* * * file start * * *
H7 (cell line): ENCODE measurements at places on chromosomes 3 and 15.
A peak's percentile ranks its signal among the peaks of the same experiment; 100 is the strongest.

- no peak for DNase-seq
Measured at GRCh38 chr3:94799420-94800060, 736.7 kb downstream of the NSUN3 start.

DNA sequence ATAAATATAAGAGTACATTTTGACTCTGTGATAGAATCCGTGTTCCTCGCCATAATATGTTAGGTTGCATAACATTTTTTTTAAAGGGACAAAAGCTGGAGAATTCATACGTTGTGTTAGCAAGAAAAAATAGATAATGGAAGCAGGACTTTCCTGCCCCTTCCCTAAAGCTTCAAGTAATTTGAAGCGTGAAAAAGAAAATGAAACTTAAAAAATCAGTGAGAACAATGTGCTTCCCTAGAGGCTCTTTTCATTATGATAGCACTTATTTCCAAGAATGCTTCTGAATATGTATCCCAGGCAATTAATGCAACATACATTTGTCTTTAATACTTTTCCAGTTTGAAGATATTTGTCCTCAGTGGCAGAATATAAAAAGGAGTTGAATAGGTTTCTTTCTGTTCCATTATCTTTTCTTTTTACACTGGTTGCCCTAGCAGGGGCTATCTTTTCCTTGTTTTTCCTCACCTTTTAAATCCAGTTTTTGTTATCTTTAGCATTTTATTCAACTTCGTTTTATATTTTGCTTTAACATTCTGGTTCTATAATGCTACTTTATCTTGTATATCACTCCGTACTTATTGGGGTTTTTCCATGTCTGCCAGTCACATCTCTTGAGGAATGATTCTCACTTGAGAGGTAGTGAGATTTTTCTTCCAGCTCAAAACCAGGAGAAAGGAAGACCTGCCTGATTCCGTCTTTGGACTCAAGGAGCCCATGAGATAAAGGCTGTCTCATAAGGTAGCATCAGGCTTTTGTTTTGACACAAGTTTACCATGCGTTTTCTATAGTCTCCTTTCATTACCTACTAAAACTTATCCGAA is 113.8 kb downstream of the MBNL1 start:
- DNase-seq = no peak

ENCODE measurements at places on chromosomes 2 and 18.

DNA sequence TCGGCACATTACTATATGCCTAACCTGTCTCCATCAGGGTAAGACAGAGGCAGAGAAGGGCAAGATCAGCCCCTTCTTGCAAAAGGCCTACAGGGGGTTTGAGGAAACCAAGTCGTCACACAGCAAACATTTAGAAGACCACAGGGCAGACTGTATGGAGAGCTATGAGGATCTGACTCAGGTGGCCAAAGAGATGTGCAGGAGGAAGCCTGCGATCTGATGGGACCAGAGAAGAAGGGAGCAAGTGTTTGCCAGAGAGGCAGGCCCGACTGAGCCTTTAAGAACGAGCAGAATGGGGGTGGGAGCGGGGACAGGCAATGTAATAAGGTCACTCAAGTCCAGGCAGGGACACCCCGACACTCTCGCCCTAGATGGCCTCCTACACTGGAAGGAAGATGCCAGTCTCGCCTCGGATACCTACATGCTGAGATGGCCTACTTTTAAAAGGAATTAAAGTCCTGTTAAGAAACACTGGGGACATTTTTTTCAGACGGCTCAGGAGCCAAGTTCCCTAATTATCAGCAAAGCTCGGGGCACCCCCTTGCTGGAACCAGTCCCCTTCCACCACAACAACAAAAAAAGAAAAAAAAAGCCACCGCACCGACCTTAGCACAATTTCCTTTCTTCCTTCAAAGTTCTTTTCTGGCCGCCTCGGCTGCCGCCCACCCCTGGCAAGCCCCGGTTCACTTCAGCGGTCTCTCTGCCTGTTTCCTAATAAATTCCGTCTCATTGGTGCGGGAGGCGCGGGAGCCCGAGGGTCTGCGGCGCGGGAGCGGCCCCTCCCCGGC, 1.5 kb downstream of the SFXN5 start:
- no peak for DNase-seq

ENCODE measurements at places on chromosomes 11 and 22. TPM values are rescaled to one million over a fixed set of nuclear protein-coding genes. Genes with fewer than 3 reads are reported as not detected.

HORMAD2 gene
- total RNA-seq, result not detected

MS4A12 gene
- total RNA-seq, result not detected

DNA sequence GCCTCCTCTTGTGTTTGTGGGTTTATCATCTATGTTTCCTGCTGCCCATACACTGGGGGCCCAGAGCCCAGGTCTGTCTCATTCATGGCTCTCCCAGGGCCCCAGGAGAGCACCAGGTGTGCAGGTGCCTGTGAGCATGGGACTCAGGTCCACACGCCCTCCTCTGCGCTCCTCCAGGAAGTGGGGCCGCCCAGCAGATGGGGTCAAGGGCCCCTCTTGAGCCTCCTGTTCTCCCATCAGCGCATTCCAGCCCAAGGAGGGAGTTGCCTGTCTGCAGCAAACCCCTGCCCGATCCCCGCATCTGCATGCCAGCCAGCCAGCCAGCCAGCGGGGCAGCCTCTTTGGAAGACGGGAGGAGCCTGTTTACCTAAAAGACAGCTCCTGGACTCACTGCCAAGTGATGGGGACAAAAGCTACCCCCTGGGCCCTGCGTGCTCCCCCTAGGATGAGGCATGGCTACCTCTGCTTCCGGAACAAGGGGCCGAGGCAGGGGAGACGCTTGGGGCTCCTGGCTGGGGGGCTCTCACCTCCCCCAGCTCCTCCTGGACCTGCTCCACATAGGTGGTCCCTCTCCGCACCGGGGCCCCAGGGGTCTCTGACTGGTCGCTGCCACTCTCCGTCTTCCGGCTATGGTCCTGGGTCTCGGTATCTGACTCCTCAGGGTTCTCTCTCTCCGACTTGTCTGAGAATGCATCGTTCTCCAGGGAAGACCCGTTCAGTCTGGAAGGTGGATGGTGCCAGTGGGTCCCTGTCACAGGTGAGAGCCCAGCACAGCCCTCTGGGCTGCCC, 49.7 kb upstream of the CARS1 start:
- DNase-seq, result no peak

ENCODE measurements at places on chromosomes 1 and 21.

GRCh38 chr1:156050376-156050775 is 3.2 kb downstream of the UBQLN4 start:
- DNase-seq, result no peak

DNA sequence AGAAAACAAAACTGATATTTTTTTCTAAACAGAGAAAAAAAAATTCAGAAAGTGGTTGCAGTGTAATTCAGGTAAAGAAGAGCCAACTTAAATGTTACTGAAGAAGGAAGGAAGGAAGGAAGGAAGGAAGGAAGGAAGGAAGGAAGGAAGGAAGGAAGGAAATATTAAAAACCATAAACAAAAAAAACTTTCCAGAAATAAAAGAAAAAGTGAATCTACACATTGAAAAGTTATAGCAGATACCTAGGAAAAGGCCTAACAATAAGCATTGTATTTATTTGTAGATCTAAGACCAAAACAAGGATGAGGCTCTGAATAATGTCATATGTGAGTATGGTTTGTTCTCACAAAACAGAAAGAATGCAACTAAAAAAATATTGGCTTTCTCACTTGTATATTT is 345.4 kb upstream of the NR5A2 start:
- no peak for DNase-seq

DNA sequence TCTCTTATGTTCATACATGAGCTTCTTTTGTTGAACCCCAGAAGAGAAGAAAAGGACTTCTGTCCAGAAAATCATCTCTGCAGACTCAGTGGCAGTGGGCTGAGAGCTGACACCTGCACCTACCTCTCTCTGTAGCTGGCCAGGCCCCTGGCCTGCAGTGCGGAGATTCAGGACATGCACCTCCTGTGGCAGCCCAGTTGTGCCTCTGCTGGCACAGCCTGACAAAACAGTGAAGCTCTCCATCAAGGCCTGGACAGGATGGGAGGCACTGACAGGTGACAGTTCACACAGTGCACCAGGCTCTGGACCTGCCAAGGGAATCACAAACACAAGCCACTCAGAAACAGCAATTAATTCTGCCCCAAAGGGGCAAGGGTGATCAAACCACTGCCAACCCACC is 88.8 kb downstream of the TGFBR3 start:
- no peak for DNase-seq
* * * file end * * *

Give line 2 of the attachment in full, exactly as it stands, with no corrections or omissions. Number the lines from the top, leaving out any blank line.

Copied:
A peak's percentile ranks its signal among the peaks of the same experiment; 100 is the strongest.